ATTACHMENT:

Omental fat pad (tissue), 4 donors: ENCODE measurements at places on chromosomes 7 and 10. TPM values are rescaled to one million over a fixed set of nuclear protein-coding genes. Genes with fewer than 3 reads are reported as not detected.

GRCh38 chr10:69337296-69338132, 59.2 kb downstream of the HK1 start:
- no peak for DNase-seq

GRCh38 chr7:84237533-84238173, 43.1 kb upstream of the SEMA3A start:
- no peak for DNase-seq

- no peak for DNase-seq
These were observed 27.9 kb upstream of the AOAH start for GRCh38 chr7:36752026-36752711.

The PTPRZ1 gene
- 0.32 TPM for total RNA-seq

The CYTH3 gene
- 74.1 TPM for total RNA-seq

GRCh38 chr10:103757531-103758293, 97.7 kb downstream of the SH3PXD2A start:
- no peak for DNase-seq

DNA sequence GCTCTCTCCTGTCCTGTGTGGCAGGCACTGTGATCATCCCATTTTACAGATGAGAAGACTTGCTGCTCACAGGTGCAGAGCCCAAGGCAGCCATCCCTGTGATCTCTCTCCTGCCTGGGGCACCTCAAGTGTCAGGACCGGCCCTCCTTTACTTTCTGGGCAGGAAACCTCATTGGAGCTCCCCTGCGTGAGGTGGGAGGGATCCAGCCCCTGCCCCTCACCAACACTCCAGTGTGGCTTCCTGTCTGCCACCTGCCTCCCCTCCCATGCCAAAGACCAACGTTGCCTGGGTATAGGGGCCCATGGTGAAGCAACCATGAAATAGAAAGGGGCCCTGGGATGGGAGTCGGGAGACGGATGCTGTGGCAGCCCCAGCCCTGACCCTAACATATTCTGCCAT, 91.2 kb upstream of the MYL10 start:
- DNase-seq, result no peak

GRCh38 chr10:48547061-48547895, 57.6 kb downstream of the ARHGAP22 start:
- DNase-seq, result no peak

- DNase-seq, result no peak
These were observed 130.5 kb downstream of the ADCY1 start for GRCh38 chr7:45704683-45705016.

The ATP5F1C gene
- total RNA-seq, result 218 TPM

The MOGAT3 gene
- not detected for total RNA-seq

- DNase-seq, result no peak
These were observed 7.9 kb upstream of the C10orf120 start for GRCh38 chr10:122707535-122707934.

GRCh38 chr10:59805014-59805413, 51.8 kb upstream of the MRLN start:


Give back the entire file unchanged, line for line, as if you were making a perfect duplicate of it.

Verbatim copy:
Omental fat pad (tissue), 4 donors: ENCODE measurements at places on chromosomes 7 and 10. TPM values are rescaled to one million over a fixed set of nuclear protein-coding genes. Genes with fewer than 3 reads are reported as not detected.

GRCh38 chr10:69337296-69338132, 59.2 kb downstream of the HK1 start:
- no peak for DNase-seq

GRCh38 chr7:84237533-84238173, 43.1 kb upstream of the SEMA3A start:
- no peak for DNase-seq

- no peak for DNase-seq
These were observed 27.9 kb upstream of the AOAH start for GRCh38 chr7:36752026-36752711.

The PTPRZ1 gene
- 0.32 TPM for total RNA-seq

The CYTH3 gene
- 74.1 TPM for total RNA-seq

GRCh38 chr10:103757531-103758293, 97.7 kb downstream of the SH3PXD2A start:
- no peak for DNase-seq

DNA sequence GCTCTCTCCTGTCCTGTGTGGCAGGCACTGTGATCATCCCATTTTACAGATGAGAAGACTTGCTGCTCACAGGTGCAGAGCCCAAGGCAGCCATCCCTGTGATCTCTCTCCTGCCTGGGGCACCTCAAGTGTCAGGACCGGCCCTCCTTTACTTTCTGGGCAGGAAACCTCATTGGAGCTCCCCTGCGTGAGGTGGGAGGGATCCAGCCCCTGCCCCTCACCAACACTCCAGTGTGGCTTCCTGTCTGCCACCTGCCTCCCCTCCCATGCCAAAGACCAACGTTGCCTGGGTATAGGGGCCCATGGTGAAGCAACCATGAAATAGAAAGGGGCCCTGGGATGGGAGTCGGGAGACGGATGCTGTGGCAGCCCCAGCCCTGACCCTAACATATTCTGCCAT, 91.2 kb upstream of the MYL10 start:
- DNase-seq, result no peak

GRCh38 chr10:48547061-48547895, 57.6 kb downstream of the ARHGAP22 start:
- DNase-seq, result no peak

- DNase-seq, result no peak
These were observed 130.5 kb downstream of the ADCY1 start for GRCh38 chr7:45704683-45705016.

The ATP5F1C gene
- total RNA-seq, result 218 TPM

The MOGAT3 gene
- not detected for total RNA-seq

- DNase-seq, result no peak
These were observed 7.9 kb upstream of the C10orf120 start for GRCh38 chr10:122707535-122707934.

GRCh38 chr10:59805014-59805413, 51.8 kb upstream of the MRLN start: